[LINK] Copyright questions

Roger Clarke Roger.Clarke at xamax.com.au
Fri Mar 25 12:40:09 AEDT 2011

Roger asked (semi-rhetorically):
>>  Why on earth would an author not provide the URL that they used?
and then opined:
>>  One reason is to cover their tracks, and hence by omitting the URL
>>  one invites suspicion.

At 12:03 +1100 25/3/11, Tom Koltai wrote:
>Err, I must beg an exception.
>Reasons for leaving off the URL:
>(i)   Competitive academic advantage
>(ii)  Commercial access to sources only
>(iii) Competitive commercial advantage.

Tom, are you asking people not to be suspicious of someone who has a 
profit motive?  I'm not sure that any educated person should be 
*other than* suspicious of someone who has a profit motive.  I don't 
mean 'never buy anything from a salesman', but I do mean 'caveat 

However, to answer the question ...

Confident consultants don't worry about other people leveraging off 
their hard work, but accept that less-confident consultants worry 
about it  (:-)}

Put another way, I get bored with doing any job more than twice, so I 
don't mind compromising my current expertise and depending on 
generating some more quicksmart.

(But I've never, ever recommended my business model to anyone else).

>I quite often leave off URL's when only a uni logon [library
>subscription service] will obtain access to the content.

I reckon that's reasonable, and I often do it as well.

>I occasionally point to SSRN or one of the other DOI style pay access
>sites, but consider that if I supply the title, the authors and the
>publish date of the document sourced, that is usually sufficient for a
>(This was in fact the only style of citations for over five hundred
>years, until the advent of the ubiquitous google Dewey replacement.)

That satisfies the auditability principle;  so as a journal editor or 
conference program chair I personally wouldn't *enforce* the 'show us 
your URLs' guideline, just encourage it.

>Reasons to check the refs would be to :
>A) Debunk nonsense, fraud and plagiarism [for personal academic goals].

I've done it once under contract to a university, have once had to 
defend an accusation of self-plagiarism myself, and funnily enough 
have handled a case for a conference during the last week, i.e. there 
*are* actually quality assurance reasons to do it, as well as - 
agreed - personal / professional jealousy reasons.

>B) Additional topic research for personal academic goals.

Yes, it's important, and it's required of postgrads, at least those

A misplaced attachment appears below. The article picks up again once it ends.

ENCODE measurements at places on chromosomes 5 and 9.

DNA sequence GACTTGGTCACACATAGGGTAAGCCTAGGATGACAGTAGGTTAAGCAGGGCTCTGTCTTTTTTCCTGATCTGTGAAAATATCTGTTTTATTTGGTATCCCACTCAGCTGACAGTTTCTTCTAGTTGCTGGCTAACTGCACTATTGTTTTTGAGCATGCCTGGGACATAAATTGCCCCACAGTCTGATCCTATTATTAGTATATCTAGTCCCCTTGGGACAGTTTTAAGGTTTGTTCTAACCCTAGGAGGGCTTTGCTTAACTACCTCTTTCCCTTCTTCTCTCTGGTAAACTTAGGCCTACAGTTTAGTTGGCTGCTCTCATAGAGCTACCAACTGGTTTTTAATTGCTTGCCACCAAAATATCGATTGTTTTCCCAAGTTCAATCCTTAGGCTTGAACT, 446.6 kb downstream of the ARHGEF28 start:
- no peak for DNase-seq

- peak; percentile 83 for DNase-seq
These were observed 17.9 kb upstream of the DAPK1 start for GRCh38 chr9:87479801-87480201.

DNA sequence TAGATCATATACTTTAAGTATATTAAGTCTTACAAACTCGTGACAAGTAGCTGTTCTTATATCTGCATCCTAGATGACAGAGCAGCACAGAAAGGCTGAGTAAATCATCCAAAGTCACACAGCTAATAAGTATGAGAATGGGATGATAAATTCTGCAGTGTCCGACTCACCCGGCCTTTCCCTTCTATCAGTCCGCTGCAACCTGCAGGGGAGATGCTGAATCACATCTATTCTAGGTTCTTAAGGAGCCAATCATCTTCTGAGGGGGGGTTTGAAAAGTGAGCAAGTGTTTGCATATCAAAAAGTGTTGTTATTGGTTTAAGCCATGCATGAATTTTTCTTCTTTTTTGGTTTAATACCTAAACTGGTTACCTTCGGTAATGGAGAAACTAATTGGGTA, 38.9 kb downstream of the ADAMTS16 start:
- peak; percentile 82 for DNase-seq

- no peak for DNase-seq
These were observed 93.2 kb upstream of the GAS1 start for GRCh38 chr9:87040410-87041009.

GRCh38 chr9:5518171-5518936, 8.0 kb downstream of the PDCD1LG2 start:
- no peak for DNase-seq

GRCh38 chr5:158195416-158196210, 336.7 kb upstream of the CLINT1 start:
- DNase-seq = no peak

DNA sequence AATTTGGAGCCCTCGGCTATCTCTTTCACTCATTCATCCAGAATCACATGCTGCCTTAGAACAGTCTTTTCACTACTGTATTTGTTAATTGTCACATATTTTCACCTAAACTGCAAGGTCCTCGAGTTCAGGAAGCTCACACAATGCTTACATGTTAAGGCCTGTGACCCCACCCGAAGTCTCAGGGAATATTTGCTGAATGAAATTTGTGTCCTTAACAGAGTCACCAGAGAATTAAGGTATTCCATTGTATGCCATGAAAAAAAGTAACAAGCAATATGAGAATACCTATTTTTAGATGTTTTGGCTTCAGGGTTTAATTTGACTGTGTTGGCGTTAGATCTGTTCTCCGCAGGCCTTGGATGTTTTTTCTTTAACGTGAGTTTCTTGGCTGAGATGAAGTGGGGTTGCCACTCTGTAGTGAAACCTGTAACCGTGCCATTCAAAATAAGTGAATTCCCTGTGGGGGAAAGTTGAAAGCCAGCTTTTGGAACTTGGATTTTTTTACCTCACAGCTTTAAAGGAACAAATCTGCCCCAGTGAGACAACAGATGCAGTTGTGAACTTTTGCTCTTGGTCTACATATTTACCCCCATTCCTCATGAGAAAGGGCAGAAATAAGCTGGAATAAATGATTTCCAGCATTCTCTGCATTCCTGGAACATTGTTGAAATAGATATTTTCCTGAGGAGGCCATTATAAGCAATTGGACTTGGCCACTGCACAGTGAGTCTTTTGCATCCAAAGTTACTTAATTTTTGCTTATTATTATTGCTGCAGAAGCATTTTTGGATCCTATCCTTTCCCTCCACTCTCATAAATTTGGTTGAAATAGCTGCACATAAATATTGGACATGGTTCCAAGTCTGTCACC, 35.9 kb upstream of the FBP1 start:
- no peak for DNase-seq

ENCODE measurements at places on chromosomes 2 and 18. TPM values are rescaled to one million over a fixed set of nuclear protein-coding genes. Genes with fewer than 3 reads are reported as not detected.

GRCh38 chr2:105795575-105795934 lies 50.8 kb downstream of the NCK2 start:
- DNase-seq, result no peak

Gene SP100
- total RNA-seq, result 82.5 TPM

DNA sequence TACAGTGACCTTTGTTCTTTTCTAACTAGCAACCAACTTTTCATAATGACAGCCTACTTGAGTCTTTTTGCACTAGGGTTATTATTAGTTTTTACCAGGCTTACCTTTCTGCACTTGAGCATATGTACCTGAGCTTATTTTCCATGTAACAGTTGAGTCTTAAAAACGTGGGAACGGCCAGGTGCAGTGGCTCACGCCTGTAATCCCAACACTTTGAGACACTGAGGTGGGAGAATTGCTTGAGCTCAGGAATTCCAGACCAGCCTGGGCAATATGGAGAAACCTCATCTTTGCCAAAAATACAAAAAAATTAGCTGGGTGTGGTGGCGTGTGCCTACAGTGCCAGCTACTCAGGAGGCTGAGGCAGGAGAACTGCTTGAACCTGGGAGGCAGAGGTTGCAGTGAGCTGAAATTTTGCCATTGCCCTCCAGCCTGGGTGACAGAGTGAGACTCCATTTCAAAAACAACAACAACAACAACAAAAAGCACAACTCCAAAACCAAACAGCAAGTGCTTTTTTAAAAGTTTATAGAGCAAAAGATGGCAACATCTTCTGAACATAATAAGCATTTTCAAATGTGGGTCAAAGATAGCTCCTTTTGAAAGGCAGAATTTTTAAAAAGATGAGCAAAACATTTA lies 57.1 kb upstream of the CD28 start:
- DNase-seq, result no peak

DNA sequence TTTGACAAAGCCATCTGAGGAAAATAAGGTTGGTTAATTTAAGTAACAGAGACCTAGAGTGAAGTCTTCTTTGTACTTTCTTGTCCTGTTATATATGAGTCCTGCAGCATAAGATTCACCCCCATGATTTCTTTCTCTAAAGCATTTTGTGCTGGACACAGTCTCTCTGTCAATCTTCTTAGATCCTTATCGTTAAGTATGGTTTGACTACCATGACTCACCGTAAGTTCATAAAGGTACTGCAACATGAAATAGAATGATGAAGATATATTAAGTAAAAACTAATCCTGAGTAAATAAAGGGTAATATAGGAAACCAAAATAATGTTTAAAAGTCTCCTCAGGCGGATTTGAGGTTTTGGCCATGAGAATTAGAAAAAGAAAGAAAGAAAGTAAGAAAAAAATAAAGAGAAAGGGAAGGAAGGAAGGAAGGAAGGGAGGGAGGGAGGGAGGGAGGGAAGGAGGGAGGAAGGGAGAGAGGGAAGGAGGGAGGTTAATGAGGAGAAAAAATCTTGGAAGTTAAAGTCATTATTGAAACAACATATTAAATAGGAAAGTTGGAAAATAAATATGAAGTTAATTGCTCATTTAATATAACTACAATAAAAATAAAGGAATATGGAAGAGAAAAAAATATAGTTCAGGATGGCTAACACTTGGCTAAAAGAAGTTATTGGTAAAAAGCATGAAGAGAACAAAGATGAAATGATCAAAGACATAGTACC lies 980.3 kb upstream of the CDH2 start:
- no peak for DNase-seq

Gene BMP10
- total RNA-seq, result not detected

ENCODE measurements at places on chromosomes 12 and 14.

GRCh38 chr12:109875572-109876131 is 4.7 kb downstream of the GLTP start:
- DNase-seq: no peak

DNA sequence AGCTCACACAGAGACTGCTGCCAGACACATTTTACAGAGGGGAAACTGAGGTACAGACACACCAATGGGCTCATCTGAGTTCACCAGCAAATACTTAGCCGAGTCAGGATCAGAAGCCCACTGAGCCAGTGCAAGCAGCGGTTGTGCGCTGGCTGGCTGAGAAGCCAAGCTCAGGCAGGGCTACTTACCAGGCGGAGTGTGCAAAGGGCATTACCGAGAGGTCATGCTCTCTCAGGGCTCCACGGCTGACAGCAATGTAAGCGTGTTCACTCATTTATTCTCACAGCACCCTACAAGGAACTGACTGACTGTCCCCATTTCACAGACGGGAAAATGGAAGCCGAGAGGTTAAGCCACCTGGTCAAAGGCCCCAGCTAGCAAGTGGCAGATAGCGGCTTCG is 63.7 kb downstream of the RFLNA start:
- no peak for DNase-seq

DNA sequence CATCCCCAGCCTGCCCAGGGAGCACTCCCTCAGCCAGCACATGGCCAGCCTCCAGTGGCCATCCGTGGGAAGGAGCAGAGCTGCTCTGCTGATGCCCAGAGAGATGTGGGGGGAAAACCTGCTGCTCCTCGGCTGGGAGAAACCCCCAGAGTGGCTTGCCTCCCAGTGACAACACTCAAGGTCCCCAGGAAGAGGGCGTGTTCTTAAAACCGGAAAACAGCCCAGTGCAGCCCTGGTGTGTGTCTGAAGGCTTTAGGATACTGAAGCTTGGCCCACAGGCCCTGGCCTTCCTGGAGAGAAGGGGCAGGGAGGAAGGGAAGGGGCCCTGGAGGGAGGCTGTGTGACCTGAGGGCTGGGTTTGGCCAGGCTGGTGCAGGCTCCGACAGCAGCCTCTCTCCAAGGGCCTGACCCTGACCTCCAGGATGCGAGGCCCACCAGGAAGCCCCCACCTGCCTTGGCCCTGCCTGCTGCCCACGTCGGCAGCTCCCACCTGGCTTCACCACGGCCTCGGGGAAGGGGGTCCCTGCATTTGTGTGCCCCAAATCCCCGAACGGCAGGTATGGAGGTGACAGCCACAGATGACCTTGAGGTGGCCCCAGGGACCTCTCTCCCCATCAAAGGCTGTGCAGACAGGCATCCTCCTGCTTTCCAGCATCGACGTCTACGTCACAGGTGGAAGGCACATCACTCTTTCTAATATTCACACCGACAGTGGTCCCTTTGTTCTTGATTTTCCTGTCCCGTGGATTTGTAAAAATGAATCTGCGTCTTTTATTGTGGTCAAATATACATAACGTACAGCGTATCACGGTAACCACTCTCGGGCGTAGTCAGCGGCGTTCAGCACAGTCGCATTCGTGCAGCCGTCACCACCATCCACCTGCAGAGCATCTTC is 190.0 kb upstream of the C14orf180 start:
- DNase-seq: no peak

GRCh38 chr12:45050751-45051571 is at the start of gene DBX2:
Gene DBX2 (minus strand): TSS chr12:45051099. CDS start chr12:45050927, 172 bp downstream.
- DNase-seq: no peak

doing research theses.

An occasional reason is to help in developing teaching materials. 
Journal articles may be relevant to postgrads but are generally too 
tough for undergrads.  But some references found in the theory 
exposition part of a paper can turn out to be good reading for 
undergrads, and good sources to use in developing customised 
materials or slides.  (The question of how to judge plagiarism in a 
text-book is an interesting one).

>Qualifier to (A) & (B)
>All academic goals eventually have commercial reasoning behind them,
>either tenure, or post graduate grant.

That always used to be a bit in the background, but in the new 
managerialist, profit-maximising university, not any more.

>Anyone wanting to do additional research would no doubt have a
>I do not see a problem with not supplying a URL.
>In regards to (iii) above, I have regularly left off crucial reference
>material when presenting papers for commercially secret reasons although
>if the individual is well published, I might refer to his/her
>conclusions as "one popular school of thought as adopted by Koltai T. in
>his paper on [paper renamed to innocuous unfindable unreferenced
>document - no url supplied] is etc etc."

In fully commercial and corporate strategic contexts, all forms of 
lies are fair game, and ethics has no role to play.

Consultancy reports fall in an awkward middle-ground.

For example, if I caught out the publisher of a paper costing $2,000 
using mis-titling in order to put purchasers off the scent, I'd be 
spreading the word far and wide about the quality of their work.

In summary, I agree with you that my comments were about research 
papers, although not only academic ones but also those at the more 
formal and less rambunctiously competitive end of consultancy.

Roger Clarke                                 http://www.rogerclarke.com/

Xamax Consultancy Pty Ltd      78 Sidaway St, Chapman ACT 2611 AUSTRALIA
                    Tel: +61 2 6288 1472, and 6288 6916
mailto:Roger.Clarke at xamax.com.au                http://www.xamax.com.au/

Visiting Professor in the Cyberspace Law & Policy Centre      Uni of NSW
Visiting Professor in Computer Science    Australian National University

More information about the Link mailing list